With Yuzuru Hanyu having to pull out from NHK Trophy due to injuring himself during a practice session in Osaka, Rostelecom Cup in Moscow remains his only stop in the Grand Prix circuit this season – the Japanese won’t be able to defend his GPF champion title in Nagoya.
And so we come back in Moscow for an illustrated story of his presence in Megasport Arena, full of colours, full of details, full of Poohs, full of admiration from his younger fans – we all saw that tiny boy in red, sitting by his idol at the end of both programs. That boy is the epitome of all children looking up to Yuzuru – and dreaming to become one day as successful as him. That boy, if you like, is Yuzuru Hanyu himself, when he was just a kid – remember his emotional words during the winner’s interview in Barcelona, at 2015/2016 Grand Prix Final? “I was a flower boy at NHK Trophy when I was little. I was dreaming to be like Plushenko or Johnny Weir or Alexei Yagudin, some top skaters. So please, please don’t give up skating, practicing or dreaming”.
Therefore, apart from everything else, scores and placements in the Olympic season, this story is also about dreams, role models, skaters inspiring other skaters to become the best versions of themselves.
by Florentina Tone
By the time Yuzuru Hanyu took the ice in Moscow for his short program, on October 20, there had been some great performances in Megasport Arena – no better indicator than this one: Andrei Lazukin landed a beautiful quad Toe-double Toe right in the debut of the men’s event; and Nathan Chen had already skated the short program of his life in terms of scores and commitment to music. No doubt about that: skaters slated to compete in Moscow had all been inspired by the presence of the World champion en titre in this particular Grand Prix event.
After all, against Yuzuru Hanyu you must be there on the ice with all guns blazing.
But for the Japanese things didn’t go according to plans.
Skating to Ballade no. 1 by Chopin (in the Olympic season, Yuzuru Hanyu came back to his most meaningful programs), he found himself on shifting sands after barely holding the landing of his opening quad loop. He then recovered with a flying triple Axel, but fell at the end of his quad Toe-triple Toe combination. And so this wasn’t his best day jump-wise.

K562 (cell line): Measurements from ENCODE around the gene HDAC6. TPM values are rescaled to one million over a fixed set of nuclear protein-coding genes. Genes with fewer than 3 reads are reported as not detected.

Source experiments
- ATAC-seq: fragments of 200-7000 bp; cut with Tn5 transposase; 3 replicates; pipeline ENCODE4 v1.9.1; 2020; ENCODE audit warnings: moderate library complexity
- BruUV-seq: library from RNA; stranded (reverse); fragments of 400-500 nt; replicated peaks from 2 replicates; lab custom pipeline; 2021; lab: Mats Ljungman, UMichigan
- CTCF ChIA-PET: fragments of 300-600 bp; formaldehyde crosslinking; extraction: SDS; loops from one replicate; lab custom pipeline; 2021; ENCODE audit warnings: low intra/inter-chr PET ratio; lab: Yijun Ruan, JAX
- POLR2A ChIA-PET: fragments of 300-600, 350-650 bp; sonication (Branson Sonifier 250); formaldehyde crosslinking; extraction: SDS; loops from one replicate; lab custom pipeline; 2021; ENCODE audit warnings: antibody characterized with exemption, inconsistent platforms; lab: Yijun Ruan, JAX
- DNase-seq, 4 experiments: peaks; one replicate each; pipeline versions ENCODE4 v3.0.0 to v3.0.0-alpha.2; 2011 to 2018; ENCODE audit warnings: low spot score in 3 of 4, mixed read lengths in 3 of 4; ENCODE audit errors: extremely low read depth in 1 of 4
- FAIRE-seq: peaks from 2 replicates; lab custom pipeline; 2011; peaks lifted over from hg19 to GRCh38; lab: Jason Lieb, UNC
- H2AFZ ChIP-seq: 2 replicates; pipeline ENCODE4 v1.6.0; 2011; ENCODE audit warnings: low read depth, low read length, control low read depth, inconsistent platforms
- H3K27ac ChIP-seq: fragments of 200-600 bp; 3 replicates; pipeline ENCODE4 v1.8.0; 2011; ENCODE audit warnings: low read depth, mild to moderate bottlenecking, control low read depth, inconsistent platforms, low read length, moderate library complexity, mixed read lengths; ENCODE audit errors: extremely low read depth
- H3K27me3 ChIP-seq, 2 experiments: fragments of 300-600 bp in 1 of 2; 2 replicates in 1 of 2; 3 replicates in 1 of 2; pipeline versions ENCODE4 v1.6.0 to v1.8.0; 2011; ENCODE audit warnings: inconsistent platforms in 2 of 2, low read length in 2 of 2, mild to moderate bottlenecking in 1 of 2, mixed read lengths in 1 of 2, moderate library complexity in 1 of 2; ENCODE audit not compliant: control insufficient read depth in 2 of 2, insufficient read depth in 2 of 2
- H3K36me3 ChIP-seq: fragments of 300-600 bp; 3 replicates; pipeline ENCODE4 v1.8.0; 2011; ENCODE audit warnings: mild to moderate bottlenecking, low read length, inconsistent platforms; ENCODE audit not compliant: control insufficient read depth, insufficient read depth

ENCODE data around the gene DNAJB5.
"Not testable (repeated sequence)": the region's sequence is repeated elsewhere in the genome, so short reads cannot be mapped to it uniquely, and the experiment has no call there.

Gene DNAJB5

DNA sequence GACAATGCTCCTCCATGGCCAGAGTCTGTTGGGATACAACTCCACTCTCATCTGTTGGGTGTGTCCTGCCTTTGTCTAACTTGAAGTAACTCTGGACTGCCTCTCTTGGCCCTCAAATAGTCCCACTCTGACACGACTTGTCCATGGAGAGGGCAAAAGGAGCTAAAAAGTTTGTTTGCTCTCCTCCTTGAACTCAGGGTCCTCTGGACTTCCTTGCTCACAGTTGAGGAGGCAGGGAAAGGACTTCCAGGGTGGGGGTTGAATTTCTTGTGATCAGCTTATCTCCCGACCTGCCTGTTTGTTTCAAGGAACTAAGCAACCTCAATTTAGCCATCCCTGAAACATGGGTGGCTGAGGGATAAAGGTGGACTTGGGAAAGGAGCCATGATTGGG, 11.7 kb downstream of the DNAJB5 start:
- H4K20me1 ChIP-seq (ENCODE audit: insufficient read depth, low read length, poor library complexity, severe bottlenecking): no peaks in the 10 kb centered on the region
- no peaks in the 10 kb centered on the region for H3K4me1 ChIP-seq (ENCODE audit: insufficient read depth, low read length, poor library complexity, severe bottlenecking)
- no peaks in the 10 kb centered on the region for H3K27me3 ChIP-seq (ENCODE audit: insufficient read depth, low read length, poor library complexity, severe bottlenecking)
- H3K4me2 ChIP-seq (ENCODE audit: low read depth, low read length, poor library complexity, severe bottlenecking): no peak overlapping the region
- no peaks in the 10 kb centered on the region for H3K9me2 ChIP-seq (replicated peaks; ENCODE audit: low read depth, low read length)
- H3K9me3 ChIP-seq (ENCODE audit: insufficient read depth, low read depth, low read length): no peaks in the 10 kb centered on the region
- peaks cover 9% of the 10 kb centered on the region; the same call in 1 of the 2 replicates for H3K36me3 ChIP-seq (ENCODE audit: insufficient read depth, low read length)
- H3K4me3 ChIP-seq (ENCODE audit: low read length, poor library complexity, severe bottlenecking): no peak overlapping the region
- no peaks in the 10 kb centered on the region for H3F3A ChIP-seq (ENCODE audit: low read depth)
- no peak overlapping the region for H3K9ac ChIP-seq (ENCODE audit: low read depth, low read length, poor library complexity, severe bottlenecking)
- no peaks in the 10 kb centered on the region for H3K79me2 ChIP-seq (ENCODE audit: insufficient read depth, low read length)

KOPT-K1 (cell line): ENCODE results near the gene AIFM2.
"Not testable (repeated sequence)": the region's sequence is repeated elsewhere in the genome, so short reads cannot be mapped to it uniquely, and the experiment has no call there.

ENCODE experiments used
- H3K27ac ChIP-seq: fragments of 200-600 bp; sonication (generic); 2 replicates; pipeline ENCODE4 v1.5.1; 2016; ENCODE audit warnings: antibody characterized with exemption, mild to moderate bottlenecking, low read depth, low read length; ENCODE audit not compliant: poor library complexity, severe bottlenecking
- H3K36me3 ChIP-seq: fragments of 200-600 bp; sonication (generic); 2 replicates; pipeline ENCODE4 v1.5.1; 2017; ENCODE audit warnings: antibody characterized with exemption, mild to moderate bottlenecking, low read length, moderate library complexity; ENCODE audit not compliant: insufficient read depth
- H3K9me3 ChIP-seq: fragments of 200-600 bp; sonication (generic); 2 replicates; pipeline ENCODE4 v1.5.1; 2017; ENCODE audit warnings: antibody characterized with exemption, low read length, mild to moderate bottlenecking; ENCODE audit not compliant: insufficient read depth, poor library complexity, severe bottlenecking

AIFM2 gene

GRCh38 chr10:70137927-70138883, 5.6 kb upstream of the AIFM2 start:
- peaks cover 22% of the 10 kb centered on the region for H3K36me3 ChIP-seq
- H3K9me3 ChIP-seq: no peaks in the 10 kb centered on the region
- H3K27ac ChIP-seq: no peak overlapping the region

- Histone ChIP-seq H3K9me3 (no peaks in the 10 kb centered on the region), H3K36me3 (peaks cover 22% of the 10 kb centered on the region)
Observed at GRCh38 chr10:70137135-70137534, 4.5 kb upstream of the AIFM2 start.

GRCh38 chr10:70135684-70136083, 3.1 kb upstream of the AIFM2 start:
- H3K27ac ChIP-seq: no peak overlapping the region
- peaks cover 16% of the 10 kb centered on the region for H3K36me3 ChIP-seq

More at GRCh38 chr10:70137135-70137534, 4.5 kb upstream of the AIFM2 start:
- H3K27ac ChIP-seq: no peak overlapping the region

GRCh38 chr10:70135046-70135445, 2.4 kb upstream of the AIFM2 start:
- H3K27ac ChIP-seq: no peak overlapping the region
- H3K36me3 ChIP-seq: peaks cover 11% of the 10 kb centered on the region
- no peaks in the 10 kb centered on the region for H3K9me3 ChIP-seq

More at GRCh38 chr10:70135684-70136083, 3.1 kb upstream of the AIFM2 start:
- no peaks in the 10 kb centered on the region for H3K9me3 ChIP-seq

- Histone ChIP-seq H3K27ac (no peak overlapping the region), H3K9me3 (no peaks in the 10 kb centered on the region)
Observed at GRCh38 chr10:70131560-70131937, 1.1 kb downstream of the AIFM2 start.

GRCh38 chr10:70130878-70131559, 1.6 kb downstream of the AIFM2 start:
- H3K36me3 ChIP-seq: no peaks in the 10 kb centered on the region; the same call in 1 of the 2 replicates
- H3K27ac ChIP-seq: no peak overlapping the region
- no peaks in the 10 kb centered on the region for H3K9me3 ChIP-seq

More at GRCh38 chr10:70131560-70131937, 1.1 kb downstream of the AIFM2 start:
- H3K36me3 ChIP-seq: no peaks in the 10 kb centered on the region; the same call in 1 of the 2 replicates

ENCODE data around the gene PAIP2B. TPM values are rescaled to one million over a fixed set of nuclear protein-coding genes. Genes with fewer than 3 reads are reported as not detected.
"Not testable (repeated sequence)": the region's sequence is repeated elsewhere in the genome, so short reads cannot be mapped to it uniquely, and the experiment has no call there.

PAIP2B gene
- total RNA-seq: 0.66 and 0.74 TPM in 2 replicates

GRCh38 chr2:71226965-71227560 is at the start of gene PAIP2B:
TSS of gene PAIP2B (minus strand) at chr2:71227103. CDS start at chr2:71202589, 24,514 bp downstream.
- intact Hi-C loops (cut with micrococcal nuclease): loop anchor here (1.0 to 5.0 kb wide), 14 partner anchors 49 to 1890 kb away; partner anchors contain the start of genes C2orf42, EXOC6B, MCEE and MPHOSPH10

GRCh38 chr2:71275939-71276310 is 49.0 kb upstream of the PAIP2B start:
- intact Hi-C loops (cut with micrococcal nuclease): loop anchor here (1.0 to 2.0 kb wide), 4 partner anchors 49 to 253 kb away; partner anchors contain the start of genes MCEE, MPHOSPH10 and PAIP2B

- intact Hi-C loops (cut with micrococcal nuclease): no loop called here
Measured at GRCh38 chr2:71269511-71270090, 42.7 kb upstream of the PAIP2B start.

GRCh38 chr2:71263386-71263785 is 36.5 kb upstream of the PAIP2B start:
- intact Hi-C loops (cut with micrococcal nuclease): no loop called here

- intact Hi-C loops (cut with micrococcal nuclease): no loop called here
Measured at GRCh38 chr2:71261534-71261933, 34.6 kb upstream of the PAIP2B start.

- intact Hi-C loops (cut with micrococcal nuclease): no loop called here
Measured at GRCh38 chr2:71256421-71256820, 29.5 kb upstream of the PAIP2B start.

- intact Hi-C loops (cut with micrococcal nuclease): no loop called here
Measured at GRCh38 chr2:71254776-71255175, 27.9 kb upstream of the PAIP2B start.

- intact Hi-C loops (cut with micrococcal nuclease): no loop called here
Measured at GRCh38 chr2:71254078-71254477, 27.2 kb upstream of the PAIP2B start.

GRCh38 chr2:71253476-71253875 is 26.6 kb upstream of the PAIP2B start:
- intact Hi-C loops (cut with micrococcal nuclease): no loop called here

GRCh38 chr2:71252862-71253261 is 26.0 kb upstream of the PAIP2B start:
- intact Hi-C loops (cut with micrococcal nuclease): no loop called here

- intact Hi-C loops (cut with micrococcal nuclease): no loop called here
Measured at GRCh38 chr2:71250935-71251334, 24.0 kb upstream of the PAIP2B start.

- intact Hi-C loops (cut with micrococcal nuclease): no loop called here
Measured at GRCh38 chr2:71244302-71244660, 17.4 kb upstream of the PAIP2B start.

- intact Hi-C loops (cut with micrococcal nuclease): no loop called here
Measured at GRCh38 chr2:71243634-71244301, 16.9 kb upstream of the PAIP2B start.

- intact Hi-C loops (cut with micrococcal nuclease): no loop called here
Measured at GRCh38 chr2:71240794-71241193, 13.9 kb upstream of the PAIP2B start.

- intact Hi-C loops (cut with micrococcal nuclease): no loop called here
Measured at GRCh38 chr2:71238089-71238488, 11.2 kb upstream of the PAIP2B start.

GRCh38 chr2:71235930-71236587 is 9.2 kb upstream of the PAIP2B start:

But the program itself, the hush, the sound of his blades on the ice? Beautiful.
Hands down after his ending pose, Yuzuru laughs. He’ll have a lot to make up for in the free, he knows it.
And then the Pooh-storm starts – lots of fans travelled from Japan to show encouragement, support – and, in a matter of seconds, a yellow blanket covers the ice. And we didn’t write “storm” just for the beauty of the metaphor: the sound of Poohs, some of them in plastic bags, hitting the ice after being thrown from the stands, resembles indeed a powerful rain, or even a hailstorm.
And somewhere in the middle of all that, waiting for Yuzuru to finish bowing to the people in Megasport Arena, there’s this tiny boy in red, holding a Pooh and a drawing. In the spur of the moment, some think the boy is Evgeni Plushenko’s youngest son; but no, Alexander Plushenko is even smaller; plus, he sits along his father, in the audience. We find out later that the boy’s name is Vadim, Vadim Voronov – and that he is, of course, Yuzuru’s fan.
At the end of the men’s SP, Yuzuru Hanyu sits in second place (94.85 points), behind the overnight leader, Nathan Chen. In the Kiss and Cry, Brian Orser summarizes with a smile: “Basically 5 points [difference]. It’s OK, it’s nice that we have to fight…”
On the second day in Moscow, Yuzuru is the penultimate to take the ice, right before Nathan Chen, and tries to do everything in his power to close the gap, and win the overall event
He’s in a warrior-mood, you can sense it. And his free skate, to music from the movie “Onmyōji”, also acts as a teaser for what we might see later in the season. Yuzuru successfully lands in Moscow three quadruple jumps, one in combination, but the overall program was meant to have five – and this might be the layout of his future Olympic free skate. And there’s one more thing that enters Yuzuru’s records: 2017 Rostelecom Cup becomes the place where the Japanese lands in competition his first quadruple Lutz.
With 195.92 points, and 290.77 overall, Yuzuru takes the lead. And a second round of yellow Poohs colours the ice. And there’s some red too, from a balloon attached to a gift in a corner of the rink.
But then there’s Nathan Chen to close the men’s event. And he does that in style, performing to music from the movie “Mao’s Last Dancer” and hitting no less than four quads in the process. And though his free skate is only second of the day in terms of scores (193.25 points), the combined total (293.79 points) is enough to secure him the gold crown.
In the stands, hundreds of Yuzuru’s fans have turned into statues of sadness.
…but there’s a totally different kind of air, of atmosphere in the press conference room. Nathan, the winner of 2017 Rostelecom Cup, doesn’t start answering the journalists’ questions before turning to Yuzuru: “Congratulations on your first quad Lutz”. And then he smiles, they both do. And that right here is the true ending of the men’s event in Moscow: mutual respect and admiration.
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